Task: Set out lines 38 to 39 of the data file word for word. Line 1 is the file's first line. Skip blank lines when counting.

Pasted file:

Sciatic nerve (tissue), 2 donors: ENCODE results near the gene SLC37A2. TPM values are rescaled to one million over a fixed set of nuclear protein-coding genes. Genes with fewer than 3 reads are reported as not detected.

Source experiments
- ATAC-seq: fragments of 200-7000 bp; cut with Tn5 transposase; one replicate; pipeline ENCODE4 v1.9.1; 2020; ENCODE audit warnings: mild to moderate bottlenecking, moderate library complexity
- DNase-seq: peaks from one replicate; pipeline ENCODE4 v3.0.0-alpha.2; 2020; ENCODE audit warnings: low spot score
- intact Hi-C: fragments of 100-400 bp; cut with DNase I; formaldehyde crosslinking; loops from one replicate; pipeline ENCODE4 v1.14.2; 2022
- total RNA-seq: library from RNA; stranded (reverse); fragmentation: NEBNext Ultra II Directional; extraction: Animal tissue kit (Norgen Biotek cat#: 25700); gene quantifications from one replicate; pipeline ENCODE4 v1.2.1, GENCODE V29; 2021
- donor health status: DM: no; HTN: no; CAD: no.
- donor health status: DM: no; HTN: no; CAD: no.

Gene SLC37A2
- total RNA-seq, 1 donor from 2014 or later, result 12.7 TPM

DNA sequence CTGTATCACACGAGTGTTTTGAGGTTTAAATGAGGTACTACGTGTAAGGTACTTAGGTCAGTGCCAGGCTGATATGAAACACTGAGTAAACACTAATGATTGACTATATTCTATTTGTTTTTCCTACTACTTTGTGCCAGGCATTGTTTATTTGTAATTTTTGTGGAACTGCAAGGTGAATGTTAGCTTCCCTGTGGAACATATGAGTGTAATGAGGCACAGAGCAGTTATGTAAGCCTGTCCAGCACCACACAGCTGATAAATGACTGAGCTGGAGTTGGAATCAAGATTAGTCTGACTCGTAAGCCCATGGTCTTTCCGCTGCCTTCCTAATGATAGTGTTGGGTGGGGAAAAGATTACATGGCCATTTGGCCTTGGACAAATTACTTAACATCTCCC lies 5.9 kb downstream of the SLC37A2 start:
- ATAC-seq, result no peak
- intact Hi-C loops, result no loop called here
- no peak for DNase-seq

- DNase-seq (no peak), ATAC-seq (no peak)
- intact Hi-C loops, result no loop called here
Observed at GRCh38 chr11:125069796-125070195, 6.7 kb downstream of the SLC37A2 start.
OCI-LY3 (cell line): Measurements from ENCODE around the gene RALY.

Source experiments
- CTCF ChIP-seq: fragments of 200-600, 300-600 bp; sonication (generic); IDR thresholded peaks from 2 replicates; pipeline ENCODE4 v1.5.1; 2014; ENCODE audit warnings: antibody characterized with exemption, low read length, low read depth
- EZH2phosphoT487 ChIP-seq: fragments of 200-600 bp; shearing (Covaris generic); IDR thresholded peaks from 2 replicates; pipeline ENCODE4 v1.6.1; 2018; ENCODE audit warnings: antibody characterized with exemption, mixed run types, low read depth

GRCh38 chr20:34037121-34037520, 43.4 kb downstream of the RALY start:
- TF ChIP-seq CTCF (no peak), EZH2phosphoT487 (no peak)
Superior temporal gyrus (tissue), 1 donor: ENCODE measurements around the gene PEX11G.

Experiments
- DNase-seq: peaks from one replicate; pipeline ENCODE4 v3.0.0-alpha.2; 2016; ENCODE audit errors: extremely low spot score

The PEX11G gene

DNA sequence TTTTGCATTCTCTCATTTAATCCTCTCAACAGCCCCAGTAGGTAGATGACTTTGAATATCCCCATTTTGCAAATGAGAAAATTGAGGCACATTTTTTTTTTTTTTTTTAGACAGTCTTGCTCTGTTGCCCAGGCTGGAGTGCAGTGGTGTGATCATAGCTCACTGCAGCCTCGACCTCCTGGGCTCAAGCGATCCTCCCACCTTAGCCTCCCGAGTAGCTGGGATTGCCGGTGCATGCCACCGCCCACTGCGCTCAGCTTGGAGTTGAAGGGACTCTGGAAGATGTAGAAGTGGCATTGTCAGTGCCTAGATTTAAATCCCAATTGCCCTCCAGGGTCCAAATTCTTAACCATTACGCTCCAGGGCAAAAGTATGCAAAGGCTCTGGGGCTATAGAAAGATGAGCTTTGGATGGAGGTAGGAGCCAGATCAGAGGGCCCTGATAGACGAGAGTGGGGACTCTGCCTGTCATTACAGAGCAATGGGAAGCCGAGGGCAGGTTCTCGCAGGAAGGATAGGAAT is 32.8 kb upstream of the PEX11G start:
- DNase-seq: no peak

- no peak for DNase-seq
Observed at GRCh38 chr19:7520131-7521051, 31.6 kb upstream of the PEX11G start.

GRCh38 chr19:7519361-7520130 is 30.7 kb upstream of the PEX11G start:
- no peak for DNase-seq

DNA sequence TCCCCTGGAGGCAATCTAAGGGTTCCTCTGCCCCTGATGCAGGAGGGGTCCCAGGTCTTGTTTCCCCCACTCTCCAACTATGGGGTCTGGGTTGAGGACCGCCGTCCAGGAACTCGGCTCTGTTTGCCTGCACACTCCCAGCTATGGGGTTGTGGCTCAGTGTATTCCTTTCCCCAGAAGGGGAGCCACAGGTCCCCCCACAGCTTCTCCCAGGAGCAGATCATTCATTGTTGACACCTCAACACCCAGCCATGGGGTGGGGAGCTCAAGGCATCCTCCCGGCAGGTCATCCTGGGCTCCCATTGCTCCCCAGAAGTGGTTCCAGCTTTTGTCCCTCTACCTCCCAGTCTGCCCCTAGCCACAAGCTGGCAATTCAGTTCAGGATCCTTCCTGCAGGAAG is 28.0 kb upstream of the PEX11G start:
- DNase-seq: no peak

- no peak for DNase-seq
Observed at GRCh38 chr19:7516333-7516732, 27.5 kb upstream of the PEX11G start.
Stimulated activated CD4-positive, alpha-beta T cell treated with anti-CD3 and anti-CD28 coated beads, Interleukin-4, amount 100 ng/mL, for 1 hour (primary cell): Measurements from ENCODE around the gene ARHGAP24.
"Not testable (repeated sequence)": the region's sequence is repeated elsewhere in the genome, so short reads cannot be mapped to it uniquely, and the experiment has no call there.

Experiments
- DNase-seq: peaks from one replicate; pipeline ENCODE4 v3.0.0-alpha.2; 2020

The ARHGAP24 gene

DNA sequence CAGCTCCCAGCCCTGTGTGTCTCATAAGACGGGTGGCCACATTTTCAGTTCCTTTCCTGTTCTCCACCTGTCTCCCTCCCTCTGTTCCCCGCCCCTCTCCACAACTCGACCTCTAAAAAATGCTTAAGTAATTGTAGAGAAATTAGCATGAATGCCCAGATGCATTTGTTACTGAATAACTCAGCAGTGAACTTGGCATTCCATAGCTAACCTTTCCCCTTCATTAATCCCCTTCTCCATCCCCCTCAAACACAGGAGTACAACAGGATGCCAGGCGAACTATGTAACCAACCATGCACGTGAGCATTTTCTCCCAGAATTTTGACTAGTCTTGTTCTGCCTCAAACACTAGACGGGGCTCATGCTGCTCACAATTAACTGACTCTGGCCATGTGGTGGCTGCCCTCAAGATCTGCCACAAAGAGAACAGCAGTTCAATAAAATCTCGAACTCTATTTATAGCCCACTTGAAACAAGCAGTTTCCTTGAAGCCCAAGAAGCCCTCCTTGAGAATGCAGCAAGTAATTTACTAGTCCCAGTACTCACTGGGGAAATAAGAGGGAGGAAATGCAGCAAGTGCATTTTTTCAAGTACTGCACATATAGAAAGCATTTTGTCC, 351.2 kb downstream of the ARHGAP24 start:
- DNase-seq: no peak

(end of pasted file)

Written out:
Stimulated activated CD4-positive, alpha-beta T cell treated with anti-CD3 and anti-CD28 coated beads, Interleukin-4, amount 100 ng/mL, for 1 hour (primary cell): Measurements from ENCODE around the gene ARHGAP24.
"Not testable (repeated sequence)": the region's sequence is repeated elsewhere in the genome, so short reads cannot be mapped to it uniquely, and the experiment has no call there.